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Facebook deploys Microsoft tool to fight child porn

Facebook announced today that it will be the first company to use a tool called PhotoDNA from Microsoft that will scan images for child pornography and remove them from the site.

As the Seattle PI reports, Facebook will be the first company to use this tool from Microsoft. PhotoDNA identifies known images of child pornography by analyzing the images for certain characteristics and compares them to an image database and removes them from Facebook.

“Facebook will run PhotoDNA against all photos uploaded to the site, to block the distribution of these images of criminal exploitation. The technology will also better enable us to report these incidents to the National Center (for Missing and Exploited Children) and police, to allow them to take immediate action,” said the assistant general counsel for Facebook, Chris Sonderby.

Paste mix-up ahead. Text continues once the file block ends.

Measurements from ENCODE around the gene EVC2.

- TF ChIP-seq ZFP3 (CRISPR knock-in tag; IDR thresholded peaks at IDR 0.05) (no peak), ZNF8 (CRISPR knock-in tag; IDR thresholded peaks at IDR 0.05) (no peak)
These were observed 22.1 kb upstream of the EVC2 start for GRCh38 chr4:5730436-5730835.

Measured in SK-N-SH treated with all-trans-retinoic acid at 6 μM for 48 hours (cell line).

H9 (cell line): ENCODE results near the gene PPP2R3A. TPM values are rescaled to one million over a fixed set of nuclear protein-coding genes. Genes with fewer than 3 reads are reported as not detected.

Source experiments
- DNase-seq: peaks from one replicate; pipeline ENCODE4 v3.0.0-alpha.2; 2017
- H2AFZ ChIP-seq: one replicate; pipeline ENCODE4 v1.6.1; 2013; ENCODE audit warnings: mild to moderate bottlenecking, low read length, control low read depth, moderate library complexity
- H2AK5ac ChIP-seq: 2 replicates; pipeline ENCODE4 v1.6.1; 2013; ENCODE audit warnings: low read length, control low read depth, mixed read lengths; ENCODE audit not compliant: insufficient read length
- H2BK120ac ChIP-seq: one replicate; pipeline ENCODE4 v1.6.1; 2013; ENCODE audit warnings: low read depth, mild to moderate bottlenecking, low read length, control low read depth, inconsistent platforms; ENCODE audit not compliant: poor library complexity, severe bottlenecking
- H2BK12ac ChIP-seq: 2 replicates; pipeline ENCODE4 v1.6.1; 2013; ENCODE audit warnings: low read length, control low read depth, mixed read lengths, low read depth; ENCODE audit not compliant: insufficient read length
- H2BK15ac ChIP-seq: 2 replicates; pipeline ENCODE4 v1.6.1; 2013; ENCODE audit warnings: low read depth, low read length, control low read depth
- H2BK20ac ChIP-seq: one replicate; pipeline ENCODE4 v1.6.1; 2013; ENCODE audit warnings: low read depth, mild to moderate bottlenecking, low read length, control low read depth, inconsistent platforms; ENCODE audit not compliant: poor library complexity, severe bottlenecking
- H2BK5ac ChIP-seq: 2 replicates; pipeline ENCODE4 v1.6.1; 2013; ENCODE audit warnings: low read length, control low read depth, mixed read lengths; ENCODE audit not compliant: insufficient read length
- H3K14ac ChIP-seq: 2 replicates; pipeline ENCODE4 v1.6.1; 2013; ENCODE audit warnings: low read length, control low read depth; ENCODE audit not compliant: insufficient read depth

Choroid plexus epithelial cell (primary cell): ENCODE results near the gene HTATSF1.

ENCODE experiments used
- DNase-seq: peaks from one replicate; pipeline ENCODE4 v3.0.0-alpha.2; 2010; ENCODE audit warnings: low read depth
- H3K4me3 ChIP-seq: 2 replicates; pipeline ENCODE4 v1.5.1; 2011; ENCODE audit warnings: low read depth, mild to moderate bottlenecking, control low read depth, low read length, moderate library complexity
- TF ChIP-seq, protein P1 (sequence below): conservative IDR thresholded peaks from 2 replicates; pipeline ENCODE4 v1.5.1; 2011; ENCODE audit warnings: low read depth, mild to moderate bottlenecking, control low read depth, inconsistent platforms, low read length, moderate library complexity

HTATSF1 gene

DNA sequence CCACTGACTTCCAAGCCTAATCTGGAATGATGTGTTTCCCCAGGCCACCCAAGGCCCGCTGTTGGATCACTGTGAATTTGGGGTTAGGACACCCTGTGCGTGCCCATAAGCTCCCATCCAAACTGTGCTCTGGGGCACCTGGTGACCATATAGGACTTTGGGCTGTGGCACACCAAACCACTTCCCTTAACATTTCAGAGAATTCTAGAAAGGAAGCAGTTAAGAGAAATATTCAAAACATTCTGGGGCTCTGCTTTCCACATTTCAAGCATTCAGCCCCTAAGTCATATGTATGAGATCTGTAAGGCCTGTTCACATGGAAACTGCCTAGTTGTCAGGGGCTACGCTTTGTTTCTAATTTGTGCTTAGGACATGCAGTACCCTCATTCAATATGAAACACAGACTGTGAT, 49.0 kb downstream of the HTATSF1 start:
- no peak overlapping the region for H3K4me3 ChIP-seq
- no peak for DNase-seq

Facebook, who works with the NCMEC, INTERPOL, and the International Center for Missing and Exploited Children, gave a response regarding child porn being an issue on the site:

Since our founding, Facebook has continually been iterating on its technical systems and investigative techniques to proactively prevent abuse on our site. We view Photo DNA as the next logical step in helping protect children online. The implementation of this technology was not a response to a specific increase in volume or particular incidents. Instead, it’s the more than 200 million images uploaded to our site daily that gives us the unique opportunity to prevent the further spread of these images & catch more bad guys.

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